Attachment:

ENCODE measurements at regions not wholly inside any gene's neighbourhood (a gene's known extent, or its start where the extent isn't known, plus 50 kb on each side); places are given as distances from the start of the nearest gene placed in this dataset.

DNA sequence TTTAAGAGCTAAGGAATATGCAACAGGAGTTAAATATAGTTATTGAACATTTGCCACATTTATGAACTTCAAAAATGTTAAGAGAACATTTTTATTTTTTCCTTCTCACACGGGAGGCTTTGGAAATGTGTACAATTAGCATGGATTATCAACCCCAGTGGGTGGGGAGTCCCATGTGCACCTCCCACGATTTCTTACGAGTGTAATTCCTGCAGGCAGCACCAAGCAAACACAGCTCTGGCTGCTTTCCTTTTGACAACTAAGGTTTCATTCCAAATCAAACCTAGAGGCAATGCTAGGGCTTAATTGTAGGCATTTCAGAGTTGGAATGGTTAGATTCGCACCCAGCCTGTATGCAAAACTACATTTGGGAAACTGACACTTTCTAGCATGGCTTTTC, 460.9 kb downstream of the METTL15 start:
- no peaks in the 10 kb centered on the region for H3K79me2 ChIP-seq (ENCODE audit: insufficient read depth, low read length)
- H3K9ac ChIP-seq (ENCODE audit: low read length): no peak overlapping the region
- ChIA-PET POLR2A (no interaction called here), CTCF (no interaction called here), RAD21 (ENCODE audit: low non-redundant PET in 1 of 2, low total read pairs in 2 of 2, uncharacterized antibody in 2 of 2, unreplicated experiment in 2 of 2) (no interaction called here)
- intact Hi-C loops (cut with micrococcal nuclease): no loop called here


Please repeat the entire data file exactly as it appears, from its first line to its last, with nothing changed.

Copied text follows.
ENCODE measurements at regions not wholly inside any gene's neighbourhood (a gene's known extent, or its start where the extent isn't known, plus 50 kb on each side); places are given as distances from the start of the nearest gene placed in this dataset.

DNA sequence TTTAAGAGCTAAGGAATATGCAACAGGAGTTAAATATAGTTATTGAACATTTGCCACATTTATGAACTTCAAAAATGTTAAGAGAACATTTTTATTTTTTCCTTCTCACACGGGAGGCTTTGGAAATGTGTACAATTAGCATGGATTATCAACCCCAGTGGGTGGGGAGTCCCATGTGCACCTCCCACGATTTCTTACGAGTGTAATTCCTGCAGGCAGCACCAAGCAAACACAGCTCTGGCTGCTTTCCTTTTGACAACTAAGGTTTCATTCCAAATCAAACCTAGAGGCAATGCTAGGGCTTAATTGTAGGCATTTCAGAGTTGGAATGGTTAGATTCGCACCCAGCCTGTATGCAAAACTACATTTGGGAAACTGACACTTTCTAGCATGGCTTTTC, 460.9 kb downstream of the METTL15 start:
- no peaks in the 10 kb centered on the region for H3K79me2 ChIP-seq (ENCODE audit: insufficient read depth, low read length)
- H3K9ac ChIP-seq (ENCODE audit: low read length): no peak overlapping the region
- ChIA-PET POLR2A (no interaction called here), CTCF (no interaction called here), RAD21 (ENCODE audit: low non-redundant PET in 1 of 2, low total read pairs in 2 of 2, uncharacterized antibody in 2 of 2, unreplicated experiment in 2 of 2) (no interaction called here)
- intact Hi-C loops (cut with micrococcal nuclease): no loop called here